The fact that this definition fails to differentiate between whether this belief is grounded in reality or fantasy is a dangerous oversight. 

COINTELPRO happened. So did the moon landing. You can easily verify that both of these events legitimately transpired.

When someone engages in the fantasy that Stanley Kubrick assisted the United States government in faking the moon landing on a soundstage in Calabasas, they are entertaining a conspiracy theory.

When someone educates themselves about COINTELPRO and the history of our federal government upholding white supremacist power structures through covert means, they are learning conspiracy fact.

Our lack of distinction between actual historic events, and what could essentially be boiled down to problematic folklore, is dangerous in how it affects both sides of the conversation.

First, it allows irrational ideas that are grounded in science fiction, and frequently bigotry, to flourish. If COINTELPRO, the Tonkin Gulf Incident and MK Ultra are referred to as “conspiracy theories that turned out to be true,” it makes actual conspiracy theories like PizzaGate viable by association, i.e., it’s just that they haven’t been proven true yet.

Second, it can make legitimate critiques of power structures easily dismissable. The longer that these historic events remain submerged in the murky depths of “conspiracy theory” the easier they are for the general public to ignore, or for those in power to dismiss as fiction.

America’s history of counter-intelligence subverting political movements has been thoroughly imprinted onto the popular consciousness, to the point where it is a frequent knee-jerk reaction to cognitive dissonance. When the January 6th insurrection in our Capitol occurred, it was only a matter of hours before social media was flooded with claims that the violence had been incited by ANTIFA infiltrators.

This notion has been thoroughly disproven, but conspiracy theories are notoriously hard to pin down and authoritatively refute. The fact that COINTELPRO can be pointed to as an example of one that has been “proven” is dangerous. And when authority is this unclear, and disinformation this rampant, mutual agreement upon the words we use and the connotations they carry is paramount.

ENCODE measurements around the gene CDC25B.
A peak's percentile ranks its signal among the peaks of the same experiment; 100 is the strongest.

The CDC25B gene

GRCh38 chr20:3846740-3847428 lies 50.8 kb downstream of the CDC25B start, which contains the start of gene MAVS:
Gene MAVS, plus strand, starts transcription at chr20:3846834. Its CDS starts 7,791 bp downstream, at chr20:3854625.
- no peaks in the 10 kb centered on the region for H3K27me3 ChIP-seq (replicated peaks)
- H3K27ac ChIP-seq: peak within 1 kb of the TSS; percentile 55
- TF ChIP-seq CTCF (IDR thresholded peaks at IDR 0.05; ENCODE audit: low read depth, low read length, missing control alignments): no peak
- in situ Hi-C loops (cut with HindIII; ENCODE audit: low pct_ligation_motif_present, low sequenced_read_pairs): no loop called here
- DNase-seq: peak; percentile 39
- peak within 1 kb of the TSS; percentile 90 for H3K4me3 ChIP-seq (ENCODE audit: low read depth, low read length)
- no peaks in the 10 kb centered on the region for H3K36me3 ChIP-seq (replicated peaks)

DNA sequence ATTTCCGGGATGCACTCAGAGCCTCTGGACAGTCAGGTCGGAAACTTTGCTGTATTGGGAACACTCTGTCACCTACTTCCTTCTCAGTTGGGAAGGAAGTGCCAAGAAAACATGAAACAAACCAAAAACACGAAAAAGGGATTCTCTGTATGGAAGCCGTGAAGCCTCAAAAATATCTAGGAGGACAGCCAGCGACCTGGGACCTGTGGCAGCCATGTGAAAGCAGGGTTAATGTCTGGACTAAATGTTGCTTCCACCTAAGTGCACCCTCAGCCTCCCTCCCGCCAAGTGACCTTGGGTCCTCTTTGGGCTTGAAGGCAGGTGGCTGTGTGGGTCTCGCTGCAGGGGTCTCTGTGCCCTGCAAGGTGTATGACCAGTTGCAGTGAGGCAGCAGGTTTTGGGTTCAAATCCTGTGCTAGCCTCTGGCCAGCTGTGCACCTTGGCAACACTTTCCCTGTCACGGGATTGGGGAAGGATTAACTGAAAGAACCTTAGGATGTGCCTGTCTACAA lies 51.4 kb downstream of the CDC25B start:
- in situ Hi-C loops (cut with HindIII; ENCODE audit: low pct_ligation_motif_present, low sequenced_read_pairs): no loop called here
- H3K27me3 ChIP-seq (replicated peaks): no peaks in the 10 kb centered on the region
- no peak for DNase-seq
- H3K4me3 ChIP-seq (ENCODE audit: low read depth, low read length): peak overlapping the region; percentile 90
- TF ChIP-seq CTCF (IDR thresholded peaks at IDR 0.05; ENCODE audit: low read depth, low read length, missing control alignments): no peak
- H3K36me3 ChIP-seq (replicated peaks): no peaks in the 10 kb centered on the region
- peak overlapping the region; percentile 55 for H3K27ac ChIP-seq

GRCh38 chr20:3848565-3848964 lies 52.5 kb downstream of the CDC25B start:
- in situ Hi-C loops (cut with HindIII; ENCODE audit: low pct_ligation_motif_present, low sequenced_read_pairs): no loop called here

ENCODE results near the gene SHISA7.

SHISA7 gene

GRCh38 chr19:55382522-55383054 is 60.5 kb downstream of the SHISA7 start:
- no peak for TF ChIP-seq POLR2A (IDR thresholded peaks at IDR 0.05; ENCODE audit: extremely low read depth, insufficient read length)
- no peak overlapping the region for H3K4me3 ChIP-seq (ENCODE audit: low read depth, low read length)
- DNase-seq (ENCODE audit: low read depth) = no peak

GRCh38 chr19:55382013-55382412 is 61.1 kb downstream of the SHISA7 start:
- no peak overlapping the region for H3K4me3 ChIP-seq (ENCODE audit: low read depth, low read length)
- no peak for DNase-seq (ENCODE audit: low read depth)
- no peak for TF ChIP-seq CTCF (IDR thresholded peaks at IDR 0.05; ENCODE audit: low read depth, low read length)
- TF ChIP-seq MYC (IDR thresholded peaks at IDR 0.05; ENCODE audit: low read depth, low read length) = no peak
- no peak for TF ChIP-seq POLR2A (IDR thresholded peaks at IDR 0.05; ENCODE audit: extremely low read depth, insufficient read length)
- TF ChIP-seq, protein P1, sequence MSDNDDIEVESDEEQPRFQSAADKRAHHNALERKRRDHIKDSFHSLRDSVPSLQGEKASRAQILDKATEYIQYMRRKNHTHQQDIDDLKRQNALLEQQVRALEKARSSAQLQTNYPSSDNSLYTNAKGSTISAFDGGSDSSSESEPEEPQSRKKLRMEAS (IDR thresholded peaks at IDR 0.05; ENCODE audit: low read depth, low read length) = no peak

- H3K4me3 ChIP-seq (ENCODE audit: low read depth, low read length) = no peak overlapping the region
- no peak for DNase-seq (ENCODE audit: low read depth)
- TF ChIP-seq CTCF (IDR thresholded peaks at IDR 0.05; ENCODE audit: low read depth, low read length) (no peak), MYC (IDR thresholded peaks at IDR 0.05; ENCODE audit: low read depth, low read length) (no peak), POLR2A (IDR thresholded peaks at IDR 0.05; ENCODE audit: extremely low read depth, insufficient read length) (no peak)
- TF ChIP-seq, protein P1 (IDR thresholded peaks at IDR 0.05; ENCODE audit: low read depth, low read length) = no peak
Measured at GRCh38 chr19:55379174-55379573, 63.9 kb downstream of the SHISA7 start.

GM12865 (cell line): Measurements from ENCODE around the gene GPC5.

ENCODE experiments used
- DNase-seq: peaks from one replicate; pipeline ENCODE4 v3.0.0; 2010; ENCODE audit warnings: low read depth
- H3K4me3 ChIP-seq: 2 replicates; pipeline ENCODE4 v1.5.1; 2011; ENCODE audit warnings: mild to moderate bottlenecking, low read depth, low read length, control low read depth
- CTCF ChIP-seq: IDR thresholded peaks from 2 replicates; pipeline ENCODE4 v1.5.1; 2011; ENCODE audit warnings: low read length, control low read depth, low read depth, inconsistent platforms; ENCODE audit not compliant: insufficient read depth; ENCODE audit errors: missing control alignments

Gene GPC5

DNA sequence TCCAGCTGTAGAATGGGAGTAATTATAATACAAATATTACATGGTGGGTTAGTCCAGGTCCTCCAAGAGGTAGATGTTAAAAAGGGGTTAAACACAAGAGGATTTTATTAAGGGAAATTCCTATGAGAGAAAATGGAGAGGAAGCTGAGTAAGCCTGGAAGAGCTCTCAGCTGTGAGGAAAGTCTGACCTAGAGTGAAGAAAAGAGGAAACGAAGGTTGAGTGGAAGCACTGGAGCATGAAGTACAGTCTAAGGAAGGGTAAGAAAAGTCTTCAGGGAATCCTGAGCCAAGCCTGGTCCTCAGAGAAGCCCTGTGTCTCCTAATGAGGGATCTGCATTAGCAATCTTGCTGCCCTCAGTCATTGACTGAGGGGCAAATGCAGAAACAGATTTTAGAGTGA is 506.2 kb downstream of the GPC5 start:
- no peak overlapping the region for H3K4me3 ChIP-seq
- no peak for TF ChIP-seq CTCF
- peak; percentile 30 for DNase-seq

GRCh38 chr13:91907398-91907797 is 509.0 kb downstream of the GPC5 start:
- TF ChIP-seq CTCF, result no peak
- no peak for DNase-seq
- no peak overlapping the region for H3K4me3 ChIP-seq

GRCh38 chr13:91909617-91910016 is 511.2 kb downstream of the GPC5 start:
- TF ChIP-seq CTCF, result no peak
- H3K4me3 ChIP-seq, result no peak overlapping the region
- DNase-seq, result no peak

Muhammad Ali lost the fight against Joe Frazier that night. He contested his loss, calling it “a white man’s decision.” His vocal criticism of white supremacy and the power structures it upholds were a major reason the United States government deemed him a dangerous individual, and a subject of COINTELPRO surveillance.

A key reason COINTELPRO was able to gain such a widespread surveillance network was due to loosely defined terms. What “subversive” or “agitator” actually meant didn’t matter. In fact, it was better that they didn’t really mean much of anything. The word was poison, and once you were deemed to be an “agitator,” you were an enemy in the eyes of the state. 

When words remain nebulous and loosely defined, at best they lose their potency as a legitimate accusation. At worst, they can be used as a libelous shorthand to cast aspersions. 

When the term “conspiracy theory” ceases to carry any meaning, how can we possibly use it to dismiss truly dangerous fallacies, and what factual revelations about those in power will we simply disregard?